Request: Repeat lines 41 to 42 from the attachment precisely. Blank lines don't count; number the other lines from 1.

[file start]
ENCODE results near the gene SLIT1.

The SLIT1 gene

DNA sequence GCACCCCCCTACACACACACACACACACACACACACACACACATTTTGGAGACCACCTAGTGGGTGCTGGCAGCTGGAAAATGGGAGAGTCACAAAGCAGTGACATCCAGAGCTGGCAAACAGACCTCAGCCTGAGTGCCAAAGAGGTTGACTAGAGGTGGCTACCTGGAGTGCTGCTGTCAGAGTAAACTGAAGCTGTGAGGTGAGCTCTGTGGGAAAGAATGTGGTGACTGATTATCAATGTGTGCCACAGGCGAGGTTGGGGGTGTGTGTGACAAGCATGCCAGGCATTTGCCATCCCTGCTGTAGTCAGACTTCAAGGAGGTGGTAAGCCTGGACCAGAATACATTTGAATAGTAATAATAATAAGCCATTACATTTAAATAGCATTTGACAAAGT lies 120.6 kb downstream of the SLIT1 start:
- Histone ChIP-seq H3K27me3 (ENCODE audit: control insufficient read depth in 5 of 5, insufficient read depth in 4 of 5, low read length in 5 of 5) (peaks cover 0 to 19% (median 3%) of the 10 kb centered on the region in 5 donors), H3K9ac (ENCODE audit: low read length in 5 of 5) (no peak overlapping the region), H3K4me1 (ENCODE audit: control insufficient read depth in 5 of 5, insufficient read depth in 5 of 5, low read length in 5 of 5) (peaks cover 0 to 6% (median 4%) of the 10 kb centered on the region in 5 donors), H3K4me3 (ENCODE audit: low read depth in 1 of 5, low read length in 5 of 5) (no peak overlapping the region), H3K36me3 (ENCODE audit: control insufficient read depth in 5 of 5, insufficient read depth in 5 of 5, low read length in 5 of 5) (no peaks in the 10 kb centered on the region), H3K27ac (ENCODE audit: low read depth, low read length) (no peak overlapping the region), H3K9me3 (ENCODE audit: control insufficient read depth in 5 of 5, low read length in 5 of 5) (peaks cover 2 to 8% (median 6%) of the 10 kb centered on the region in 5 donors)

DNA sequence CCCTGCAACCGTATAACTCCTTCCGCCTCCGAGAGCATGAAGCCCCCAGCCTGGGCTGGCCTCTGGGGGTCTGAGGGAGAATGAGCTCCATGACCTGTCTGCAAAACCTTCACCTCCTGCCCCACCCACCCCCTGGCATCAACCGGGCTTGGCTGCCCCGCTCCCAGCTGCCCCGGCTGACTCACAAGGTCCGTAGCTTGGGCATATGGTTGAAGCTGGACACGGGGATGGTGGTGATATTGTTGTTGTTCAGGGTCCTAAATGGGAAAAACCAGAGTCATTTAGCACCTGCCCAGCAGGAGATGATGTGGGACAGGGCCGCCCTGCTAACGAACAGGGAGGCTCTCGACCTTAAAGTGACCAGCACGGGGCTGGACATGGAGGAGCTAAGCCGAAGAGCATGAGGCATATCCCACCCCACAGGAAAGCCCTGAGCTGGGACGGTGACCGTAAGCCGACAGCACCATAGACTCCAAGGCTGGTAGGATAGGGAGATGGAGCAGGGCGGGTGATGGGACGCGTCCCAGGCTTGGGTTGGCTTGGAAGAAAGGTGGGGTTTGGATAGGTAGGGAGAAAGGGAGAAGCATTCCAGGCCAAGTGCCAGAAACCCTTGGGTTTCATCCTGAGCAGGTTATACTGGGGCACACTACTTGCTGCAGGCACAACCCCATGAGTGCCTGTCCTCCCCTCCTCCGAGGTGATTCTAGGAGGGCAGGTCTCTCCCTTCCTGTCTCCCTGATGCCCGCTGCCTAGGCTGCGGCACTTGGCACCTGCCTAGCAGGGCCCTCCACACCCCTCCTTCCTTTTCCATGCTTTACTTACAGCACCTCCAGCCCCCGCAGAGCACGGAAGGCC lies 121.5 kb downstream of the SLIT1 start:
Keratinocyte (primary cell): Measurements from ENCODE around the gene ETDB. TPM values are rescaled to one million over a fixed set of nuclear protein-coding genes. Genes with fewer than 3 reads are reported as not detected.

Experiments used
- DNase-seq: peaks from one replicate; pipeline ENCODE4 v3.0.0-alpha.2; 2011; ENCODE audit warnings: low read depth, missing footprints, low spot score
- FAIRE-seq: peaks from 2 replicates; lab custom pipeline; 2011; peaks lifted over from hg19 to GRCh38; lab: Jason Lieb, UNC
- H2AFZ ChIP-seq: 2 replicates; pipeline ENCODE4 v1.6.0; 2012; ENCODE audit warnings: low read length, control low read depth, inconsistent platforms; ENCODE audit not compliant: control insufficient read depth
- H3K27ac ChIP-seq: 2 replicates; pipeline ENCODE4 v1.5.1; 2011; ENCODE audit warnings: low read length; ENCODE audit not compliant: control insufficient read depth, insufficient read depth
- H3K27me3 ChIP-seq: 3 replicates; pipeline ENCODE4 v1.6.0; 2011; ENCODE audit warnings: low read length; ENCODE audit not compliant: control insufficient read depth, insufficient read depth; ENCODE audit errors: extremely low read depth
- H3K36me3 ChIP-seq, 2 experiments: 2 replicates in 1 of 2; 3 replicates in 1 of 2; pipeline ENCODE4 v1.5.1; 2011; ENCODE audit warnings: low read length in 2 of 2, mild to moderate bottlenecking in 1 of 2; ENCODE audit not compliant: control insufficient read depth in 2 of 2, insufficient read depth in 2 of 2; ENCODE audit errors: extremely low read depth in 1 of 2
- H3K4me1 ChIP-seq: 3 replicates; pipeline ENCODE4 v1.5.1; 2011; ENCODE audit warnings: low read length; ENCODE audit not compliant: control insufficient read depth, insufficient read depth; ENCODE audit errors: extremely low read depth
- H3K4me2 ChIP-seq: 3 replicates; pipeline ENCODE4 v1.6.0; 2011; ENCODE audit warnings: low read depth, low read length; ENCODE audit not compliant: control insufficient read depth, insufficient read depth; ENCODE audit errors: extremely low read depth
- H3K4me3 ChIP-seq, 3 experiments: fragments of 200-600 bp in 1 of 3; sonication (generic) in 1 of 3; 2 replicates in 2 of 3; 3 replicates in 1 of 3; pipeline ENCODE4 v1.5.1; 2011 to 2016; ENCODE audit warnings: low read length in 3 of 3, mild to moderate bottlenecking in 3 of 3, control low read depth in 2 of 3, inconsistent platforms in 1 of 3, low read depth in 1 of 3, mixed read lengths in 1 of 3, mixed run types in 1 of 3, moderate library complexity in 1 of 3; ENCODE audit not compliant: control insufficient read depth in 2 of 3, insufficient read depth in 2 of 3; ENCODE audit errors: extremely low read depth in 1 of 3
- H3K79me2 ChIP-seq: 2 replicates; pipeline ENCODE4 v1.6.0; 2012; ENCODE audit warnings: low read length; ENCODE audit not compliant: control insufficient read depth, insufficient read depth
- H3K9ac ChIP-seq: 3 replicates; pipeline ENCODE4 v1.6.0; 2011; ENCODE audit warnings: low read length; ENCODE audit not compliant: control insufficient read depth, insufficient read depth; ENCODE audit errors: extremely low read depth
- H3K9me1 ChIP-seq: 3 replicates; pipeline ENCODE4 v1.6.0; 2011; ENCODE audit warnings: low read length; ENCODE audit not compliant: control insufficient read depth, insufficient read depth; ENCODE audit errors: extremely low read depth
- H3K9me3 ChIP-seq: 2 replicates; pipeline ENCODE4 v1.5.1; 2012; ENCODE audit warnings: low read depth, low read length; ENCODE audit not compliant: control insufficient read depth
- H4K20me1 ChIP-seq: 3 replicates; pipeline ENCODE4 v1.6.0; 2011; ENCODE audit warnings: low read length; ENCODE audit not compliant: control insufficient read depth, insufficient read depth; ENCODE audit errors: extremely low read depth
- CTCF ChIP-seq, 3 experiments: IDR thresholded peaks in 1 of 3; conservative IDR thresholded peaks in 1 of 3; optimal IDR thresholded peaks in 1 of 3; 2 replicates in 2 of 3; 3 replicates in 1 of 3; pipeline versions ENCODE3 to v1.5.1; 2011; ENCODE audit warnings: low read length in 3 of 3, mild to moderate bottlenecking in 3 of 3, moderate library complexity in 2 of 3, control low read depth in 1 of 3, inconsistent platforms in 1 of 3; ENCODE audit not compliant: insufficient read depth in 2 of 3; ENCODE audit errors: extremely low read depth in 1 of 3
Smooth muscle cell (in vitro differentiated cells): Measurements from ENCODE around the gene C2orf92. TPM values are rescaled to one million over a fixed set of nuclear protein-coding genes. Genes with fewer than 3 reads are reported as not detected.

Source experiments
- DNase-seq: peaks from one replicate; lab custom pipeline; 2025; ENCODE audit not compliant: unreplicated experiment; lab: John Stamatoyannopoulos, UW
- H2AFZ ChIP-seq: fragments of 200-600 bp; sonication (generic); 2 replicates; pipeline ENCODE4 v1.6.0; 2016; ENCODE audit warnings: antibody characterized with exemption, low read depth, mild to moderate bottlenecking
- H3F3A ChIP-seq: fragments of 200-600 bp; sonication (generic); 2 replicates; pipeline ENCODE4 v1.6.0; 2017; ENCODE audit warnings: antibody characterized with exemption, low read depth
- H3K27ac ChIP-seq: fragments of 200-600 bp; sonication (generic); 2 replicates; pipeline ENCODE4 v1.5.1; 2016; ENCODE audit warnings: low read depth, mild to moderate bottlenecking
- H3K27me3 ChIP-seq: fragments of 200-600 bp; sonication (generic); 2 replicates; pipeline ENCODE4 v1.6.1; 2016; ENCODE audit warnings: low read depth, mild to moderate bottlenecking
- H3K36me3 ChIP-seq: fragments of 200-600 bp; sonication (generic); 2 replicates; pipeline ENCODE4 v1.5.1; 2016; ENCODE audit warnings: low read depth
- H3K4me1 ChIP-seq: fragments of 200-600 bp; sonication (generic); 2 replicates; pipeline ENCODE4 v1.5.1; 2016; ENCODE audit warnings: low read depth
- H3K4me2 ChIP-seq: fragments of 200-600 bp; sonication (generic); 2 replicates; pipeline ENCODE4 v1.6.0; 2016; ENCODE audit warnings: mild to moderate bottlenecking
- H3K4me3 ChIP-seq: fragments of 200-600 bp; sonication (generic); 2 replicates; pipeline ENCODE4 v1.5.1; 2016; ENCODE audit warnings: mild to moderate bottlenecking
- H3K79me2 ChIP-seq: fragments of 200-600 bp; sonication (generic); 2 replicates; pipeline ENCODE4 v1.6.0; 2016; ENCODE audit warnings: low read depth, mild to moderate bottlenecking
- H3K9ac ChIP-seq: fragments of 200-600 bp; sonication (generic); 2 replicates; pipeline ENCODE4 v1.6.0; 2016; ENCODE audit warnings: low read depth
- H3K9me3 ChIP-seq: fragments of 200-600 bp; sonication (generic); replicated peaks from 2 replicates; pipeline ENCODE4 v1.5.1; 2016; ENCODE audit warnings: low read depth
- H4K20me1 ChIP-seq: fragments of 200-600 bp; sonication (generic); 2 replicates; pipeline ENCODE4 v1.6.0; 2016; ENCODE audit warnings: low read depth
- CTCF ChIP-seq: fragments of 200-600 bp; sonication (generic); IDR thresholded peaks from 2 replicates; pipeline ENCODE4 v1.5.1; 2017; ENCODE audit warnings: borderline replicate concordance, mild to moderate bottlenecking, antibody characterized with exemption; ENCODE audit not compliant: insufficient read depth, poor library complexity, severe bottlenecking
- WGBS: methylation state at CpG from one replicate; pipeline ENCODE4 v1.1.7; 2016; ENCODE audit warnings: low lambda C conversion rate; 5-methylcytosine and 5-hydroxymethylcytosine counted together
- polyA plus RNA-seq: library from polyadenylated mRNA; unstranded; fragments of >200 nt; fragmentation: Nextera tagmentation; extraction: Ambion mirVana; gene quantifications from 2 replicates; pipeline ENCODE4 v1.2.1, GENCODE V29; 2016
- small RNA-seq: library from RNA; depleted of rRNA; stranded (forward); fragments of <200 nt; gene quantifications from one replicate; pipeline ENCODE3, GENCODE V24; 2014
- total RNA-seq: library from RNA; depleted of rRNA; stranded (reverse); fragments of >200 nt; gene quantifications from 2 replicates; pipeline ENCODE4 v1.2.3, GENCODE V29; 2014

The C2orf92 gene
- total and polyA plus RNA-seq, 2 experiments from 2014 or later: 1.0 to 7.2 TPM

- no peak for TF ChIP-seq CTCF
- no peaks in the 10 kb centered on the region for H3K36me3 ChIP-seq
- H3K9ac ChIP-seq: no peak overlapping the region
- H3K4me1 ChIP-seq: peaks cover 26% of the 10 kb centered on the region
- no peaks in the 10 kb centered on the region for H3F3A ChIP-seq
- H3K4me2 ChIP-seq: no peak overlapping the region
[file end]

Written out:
- small RNA-seq: library from RNA; depleted of rRNA; stranded (forward); fragments of <200 nt; gene quantifications from one replicate; pipeline ENCODE3, GENCODE V24; 2014
- total RNA-seq: library from RNA; depleted of rRNA; stranded (reverse); fragments of >200 nt; gene quantifications from 2 replicates; pipeline ENCODE4 v1.2.3, GENCODE V29; 2014